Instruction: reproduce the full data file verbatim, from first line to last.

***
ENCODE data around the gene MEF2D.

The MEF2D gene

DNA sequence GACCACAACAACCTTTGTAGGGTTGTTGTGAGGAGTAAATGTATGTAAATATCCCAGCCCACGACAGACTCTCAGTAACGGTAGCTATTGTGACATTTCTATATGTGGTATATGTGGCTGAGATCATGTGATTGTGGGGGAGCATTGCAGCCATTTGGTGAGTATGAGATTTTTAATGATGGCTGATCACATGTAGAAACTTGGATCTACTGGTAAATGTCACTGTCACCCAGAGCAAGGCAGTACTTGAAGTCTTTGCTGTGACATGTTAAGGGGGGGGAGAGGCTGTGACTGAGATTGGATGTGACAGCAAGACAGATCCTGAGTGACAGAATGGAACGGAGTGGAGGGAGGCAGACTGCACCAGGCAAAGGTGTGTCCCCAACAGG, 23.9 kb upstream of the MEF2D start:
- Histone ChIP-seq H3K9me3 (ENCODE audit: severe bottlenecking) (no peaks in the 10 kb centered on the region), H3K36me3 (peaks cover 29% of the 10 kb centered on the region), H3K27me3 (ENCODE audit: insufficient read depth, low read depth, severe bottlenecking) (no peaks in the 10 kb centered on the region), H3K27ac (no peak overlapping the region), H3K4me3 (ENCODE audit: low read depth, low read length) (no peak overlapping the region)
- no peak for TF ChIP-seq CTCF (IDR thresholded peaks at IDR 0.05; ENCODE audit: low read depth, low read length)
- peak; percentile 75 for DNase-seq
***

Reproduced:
ENCODE data around the gene MEF2D.

The MEF2D gene

DNA sequence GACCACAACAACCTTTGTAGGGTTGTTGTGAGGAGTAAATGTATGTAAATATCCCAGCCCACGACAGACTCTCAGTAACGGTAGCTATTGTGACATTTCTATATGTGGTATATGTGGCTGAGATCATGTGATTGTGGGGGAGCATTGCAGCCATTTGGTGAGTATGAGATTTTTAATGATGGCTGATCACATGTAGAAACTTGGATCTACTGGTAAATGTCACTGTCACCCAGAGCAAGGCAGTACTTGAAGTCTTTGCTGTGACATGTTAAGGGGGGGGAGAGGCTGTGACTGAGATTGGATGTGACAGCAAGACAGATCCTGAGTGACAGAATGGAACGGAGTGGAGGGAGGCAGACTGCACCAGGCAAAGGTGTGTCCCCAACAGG, 23.9 kb upstream of the MEF2D start:
- Histone ChIP-seq H3K9me3 (ENCODE audit: severe bottlenecking) (no peaks in the 10 kb centered on the region), H3K36me3 (peaks cover 29% of the 10 kb centered on the region), H3K27me3 (ENCODE audit: insufficient read depth, low read depth, severe bottlenecking) (no peaks in the 10 kb centered on the region), H3K27ac (no peak overlapping the region), H3K4me3 (ENCODE audit: low read depth, low read length) (no peak overlapping the region)
- no peak for TF ChIP-seq CTCF (IDR thresholded peaks at IDR 0.05; ENCODE audit: low read depth, low read length)
- peak; percentile 75 for DNase-seq